The export performance of South Africa’s wine industry has improved over the years, with over 50 percent of the wine produced having been supplied to export markets since the mid-2000s. The competitiveness of South Africa’s wine industry has been generally assessed, and findings suggest that a number of factors influence the industry’s good performance. The identified factors (good and bad) include macroeconomic factors, market size, crime and theft, inefficient governance systems, inadequately educated workforce, and infrastructure limitations. Despite the increasing competitiveness of South Africa’s wine industry, globally, and the industry’s outstanding number of geographical indications (GIs), the impact of these GIs on wine exports has not been assessed, and if it has been assessed, such work is not publicly available. Understanding the impact of the GIs is critical in enhancing informed policy decisions towards securing greater numbers of geographical indicators for wines and other products. In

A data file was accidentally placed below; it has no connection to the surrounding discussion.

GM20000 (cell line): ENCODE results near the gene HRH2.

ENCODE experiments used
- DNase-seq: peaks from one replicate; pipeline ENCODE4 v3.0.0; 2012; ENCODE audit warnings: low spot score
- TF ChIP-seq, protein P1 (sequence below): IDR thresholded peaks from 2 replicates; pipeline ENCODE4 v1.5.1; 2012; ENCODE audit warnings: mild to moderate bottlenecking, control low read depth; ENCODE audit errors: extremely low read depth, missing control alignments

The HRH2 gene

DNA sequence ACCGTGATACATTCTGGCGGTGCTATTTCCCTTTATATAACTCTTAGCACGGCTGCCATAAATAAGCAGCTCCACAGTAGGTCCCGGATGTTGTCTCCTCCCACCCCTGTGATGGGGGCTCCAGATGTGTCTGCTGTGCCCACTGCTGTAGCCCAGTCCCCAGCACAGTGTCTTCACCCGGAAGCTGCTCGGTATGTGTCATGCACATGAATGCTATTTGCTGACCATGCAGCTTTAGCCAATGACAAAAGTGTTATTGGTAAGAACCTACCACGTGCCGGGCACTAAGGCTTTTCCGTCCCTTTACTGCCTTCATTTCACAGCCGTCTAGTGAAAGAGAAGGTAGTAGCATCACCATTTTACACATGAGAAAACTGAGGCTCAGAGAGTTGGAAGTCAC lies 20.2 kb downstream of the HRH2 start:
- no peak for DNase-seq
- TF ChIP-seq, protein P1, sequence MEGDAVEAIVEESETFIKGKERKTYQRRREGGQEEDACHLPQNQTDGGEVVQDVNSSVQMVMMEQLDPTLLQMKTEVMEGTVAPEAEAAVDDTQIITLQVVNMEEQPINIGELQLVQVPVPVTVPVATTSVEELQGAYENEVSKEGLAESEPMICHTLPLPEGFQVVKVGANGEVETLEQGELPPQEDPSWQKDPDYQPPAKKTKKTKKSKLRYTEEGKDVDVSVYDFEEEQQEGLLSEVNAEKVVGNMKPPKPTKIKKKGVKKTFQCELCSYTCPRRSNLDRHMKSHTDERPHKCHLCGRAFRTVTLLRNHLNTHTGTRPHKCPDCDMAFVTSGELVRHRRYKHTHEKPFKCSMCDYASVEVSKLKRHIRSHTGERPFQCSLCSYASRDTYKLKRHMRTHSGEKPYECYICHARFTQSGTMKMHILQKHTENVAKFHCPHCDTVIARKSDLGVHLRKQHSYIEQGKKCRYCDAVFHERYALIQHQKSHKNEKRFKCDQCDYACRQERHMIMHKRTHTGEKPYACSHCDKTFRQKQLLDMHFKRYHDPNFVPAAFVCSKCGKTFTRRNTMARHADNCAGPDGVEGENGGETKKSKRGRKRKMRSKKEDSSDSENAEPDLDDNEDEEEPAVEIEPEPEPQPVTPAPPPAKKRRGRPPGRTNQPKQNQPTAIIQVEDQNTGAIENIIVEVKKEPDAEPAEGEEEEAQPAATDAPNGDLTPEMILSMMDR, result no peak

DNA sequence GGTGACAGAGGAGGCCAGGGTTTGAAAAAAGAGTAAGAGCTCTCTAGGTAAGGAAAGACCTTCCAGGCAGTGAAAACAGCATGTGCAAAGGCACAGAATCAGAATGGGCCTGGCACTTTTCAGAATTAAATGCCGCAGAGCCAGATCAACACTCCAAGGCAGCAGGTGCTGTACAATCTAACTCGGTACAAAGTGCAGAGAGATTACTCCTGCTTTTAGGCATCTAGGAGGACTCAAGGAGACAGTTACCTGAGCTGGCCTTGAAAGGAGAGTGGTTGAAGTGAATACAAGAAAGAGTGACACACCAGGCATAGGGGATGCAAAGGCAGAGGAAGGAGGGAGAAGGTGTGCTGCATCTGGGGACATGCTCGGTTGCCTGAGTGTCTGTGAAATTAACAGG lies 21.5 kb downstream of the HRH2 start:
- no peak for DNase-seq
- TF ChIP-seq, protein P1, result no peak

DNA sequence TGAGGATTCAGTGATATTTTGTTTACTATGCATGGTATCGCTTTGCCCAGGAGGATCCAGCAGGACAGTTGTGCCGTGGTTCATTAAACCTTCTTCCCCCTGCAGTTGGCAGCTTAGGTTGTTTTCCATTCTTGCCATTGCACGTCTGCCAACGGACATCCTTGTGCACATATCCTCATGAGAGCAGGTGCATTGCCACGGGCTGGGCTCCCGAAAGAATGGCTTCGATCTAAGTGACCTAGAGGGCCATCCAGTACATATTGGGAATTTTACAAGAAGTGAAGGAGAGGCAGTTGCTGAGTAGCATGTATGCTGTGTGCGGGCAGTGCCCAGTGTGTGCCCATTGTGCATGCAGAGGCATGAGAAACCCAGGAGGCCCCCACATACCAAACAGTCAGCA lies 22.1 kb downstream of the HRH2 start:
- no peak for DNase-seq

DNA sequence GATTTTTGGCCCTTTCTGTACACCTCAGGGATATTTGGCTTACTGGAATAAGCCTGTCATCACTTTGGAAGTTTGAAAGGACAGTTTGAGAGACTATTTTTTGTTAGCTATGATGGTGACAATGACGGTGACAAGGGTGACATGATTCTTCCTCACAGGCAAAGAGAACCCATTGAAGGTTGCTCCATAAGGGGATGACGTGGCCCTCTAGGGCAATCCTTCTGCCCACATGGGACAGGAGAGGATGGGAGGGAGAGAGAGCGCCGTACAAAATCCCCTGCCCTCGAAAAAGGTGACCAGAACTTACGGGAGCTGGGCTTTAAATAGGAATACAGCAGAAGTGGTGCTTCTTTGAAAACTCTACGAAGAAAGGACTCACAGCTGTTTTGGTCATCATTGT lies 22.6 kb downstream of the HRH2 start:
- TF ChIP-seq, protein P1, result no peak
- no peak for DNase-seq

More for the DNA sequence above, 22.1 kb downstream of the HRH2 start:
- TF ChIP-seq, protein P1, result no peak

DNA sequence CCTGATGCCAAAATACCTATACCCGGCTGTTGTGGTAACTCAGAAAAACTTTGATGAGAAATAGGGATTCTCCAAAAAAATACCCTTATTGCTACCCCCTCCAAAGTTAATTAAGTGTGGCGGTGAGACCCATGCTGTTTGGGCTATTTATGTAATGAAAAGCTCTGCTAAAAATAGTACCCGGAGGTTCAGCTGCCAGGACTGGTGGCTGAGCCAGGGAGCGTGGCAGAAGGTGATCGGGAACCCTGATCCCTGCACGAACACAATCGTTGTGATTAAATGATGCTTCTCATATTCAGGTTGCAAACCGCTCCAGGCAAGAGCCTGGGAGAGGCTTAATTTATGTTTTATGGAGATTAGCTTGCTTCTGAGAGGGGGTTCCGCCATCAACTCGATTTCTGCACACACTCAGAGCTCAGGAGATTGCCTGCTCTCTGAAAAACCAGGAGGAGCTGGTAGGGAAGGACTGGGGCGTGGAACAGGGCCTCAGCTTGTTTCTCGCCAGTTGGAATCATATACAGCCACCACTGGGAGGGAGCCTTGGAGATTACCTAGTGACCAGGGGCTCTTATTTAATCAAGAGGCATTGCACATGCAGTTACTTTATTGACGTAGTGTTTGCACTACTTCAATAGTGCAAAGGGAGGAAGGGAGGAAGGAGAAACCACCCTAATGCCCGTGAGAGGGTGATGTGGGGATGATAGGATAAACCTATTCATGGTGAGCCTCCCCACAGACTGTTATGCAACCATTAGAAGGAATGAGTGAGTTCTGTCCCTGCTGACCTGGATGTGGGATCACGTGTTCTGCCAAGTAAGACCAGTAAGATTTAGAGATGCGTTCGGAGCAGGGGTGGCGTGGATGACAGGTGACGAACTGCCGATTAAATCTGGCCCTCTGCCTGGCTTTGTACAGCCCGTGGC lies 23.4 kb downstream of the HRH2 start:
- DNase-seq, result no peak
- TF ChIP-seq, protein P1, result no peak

addition, the evidence that is unearthed might be the basis for further government interventions in support of the initiative, while protecting the good reputation in communities where production occurs. This study analyses the effect of GI on South Africa’s wine exports to the European Union (EU). The results suggest that GI fosters South Africa’s wine exports to the EU. It also plays a fundamental role in fostering the export performance of the wine Industry.
For the full article go to: https://ageconsearch.umn.edu/record/262912/files/Geographical%20indication%20and%20the%20wine%20industry.pdf
Assessing selected countries that receive food aid with specific reference to top imported agricultural products.
By: L. Phaleng, T. Ntshangase & B. Nyhodo
Food aid is known to comprise sources of internationally funded food that is provided to tackle hunger, either in emergency situations, or to assist with deeper, long-term hunger alleviation and to achieve food security. It is based on the three different categories that are meant to contribute towards food security, being programme food aid, project food aid, and emergency food aid. Despite the role that has been played by global food aid, there are still many countries that require humanitarian assistance from donors.